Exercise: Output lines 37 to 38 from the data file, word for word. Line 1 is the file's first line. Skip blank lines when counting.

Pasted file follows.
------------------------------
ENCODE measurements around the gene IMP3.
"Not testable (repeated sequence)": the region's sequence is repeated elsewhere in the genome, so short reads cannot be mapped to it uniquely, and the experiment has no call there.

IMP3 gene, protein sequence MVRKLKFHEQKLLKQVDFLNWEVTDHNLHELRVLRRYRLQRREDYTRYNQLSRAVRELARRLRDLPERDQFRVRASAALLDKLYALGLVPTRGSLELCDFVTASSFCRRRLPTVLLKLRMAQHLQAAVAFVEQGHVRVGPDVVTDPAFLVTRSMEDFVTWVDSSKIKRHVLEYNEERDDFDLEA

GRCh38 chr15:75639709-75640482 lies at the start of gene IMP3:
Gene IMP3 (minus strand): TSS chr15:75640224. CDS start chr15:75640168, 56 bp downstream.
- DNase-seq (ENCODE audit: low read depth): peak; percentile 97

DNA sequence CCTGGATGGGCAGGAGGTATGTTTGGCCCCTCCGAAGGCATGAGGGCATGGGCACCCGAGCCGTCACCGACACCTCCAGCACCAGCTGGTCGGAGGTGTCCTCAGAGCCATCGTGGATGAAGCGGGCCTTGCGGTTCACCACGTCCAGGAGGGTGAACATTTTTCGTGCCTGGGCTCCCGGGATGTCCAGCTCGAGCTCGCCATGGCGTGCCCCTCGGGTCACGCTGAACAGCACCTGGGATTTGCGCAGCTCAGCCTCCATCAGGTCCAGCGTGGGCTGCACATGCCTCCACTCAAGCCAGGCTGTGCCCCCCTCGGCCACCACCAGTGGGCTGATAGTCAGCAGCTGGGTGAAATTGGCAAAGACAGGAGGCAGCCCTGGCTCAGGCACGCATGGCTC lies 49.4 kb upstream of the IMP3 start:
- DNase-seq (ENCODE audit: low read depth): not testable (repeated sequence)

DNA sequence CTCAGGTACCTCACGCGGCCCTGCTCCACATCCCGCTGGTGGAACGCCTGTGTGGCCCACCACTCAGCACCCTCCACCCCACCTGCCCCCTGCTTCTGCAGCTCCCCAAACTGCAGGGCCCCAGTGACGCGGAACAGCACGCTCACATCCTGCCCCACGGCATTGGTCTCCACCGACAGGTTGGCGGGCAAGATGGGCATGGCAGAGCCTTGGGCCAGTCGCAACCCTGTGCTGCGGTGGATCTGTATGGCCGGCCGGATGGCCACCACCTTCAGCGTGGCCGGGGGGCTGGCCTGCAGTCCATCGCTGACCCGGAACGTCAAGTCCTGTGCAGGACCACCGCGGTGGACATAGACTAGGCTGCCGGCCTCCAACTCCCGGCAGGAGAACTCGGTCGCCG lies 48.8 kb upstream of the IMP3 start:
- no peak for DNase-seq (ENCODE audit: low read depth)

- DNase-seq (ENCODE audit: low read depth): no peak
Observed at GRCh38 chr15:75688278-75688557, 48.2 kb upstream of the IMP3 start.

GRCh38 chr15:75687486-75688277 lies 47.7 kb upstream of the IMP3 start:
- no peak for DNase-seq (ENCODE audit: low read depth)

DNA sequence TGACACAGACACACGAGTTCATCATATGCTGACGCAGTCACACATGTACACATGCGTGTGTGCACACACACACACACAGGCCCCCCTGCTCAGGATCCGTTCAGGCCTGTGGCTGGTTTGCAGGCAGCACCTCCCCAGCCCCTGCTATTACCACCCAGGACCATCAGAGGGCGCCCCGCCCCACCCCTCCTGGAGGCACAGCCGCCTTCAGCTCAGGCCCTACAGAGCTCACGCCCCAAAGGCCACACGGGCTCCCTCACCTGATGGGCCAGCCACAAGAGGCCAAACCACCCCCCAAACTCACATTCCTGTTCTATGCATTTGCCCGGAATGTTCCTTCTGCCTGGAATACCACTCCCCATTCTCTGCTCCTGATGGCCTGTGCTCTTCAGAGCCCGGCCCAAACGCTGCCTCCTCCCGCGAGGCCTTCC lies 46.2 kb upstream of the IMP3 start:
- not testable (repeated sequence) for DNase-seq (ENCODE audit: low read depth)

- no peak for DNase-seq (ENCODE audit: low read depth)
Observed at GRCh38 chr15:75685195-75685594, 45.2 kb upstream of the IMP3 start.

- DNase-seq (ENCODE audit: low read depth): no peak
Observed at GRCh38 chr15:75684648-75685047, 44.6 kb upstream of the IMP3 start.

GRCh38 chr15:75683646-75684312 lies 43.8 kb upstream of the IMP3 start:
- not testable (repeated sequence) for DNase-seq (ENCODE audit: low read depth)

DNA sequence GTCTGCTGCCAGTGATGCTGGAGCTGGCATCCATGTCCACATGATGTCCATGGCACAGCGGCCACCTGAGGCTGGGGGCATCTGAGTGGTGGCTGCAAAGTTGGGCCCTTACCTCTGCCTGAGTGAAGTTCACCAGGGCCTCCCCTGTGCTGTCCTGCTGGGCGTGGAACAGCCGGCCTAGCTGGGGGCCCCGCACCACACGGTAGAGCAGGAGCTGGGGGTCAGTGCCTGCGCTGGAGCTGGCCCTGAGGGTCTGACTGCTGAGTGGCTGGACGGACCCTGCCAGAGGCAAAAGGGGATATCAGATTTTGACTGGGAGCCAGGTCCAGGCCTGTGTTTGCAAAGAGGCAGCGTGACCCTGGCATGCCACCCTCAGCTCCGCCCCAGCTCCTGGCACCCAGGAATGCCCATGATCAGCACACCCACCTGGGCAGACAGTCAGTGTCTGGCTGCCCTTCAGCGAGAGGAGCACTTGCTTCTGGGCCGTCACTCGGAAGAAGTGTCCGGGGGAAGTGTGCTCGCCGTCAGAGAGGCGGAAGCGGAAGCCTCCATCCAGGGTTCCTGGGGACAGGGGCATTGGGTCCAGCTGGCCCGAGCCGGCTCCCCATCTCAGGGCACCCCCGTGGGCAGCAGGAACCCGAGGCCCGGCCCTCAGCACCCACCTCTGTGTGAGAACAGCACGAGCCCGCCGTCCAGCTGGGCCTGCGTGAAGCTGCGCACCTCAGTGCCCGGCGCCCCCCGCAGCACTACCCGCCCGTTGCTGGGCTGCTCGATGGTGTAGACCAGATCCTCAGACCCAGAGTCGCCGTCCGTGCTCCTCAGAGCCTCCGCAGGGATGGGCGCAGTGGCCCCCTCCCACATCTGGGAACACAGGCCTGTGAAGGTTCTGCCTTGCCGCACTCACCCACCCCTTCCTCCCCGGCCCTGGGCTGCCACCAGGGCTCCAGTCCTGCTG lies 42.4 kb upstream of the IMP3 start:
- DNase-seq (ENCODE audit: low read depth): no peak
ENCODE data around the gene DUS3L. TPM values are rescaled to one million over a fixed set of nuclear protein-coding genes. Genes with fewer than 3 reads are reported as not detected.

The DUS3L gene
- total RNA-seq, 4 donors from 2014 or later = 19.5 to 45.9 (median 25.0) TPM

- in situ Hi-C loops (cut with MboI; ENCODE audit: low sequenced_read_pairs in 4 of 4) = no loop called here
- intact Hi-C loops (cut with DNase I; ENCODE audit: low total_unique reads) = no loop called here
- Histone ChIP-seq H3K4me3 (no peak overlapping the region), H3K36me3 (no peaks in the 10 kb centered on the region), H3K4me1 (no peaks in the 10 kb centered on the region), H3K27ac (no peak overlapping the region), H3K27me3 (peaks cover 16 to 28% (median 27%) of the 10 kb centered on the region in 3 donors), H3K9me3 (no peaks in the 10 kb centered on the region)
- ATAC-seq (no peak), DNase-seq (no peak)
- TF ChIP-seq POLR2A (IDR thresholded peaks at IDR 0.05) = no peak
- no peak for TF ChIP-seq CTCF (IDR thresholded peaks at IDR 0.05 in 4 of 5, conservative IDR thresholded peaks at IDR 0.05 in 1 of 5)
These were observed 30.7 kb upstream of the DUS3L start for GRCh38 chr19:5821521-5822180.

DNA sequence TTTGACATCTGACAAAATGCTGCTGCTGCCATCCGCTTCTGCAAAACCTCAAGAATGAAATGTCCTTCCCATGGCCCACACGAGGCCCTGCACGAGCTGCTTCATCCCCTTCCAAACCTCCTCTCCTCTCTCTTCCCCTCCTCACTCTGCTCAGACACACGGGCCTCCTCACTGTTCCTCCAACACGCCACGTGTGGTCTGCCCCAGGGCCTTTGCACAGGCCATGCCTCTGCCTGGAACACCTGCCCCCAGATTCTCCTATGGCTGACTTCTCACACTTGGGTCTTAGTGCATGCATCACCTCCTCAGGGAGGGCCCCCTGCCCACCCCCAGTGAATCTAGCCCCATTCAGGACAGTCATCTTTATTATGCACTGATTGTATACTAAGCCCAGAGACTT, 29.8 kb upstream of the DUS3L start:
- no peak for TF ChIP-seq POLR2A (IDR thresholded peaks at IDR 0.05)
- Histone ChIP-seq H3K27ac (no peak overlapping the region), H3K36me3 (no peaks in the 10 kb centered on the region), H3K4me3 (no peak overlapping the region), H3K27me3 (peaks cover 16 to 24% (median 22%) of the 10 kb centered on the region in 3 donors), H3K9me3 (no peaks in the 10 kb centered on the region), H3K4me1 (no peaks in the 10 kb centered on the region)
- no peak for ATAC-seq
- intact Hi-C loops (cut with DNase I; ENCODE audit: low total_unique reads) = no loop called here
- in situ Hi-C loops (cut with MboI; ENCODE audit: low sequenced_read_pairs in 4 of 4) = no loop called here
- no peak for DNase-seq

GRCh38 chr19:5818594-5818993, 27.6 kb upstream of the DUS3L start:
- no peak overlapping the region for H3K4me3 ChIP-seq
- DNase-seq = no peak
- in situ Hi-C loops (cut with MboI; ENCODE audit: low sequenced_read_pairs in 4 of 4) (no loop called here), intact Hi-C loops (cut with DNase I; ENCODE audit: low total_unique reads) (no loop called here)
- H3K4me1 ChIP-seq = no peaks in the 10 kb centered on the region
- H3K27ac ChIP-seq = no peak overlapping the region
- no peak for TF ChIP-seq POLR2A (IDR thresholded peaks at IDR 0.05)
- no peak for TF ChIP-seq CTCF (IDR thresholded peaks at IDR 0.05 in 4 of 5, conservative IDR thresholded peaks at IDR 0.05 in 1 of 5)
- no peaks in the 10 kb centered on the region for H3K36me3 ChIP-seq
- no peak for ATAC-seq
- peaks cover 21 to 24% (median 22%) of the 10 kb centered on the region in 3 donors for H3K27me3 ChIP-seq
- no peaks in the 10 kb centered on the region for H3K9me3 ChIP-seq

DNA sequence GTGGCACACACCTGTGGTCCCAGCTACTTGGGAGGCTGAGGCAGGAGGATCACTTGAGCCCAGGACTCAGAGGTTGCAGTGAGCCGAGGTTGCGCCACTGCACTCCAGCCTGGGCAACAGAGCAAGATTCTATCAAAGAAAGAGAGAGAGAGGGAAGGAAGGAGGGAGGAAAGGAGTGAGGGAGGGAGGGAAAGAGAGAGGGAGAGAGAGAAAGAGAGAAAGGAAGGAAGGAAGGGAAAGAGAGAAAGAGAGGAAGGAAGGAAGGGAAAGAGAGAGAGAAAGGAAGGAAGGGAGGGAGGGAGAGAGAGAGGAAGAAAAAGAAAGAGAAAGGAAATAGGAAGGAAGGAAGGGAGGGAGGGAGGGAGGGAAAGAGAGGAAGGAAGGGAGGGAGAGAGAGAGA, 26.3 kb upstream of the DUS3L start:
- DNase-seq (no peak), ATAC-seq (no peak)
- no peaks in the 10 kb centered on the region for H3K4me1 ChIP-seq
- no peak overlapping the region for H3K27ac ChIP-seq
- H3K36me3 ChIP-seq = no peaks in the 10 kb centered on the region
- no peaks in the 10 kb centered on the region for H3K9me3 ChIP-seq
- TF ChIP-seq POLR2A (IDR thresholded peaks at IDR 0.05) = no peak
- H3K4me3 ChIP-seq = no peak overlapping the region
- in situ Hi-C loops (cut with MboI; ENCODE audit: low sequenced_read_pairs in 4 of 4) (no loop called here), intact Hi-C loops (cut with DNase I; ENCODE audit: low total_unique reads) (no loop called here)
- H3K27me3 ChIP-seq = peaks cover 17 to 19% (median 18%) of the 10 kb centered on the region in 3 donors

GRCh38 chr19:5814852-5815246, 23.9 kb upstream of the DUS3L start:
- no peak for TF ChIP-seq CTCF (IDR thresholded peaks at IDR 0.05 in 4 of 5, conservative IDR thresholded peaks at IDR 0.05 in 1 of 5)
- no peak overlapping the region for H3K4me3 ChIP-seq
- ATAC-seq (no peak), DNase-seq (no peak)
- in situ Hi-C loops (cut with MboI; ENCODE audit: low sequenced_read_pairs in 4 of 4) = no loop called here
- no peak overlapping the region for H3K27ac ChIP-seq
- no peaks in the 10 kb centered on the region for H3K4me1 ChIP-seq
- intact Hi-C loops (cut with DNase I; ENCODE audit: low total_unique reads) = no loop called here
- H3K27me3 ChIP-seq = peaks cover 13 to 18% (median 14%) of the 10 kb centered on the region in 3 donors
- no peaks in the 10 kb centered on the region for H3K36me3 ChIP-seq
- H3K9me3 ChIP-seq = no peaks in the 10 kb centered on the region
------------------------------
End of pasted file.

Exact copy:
- Histone ChIP-seq H3K27ac (no peak overlapping the region), H3K36me3 (no peaks in the 10 kb centered on the region), H3K4me3 (no peak overlapping the region), H3K27me3 (peaks cover 16 to 24% (median 22%) of the 10 kb centered on the region in 3 donors), H3K9me3 (no peaks in the 10 kb centered on the region), H3K4me1 (no peaks in the 10 kb centered on the region)
- no peak for ATAC-seq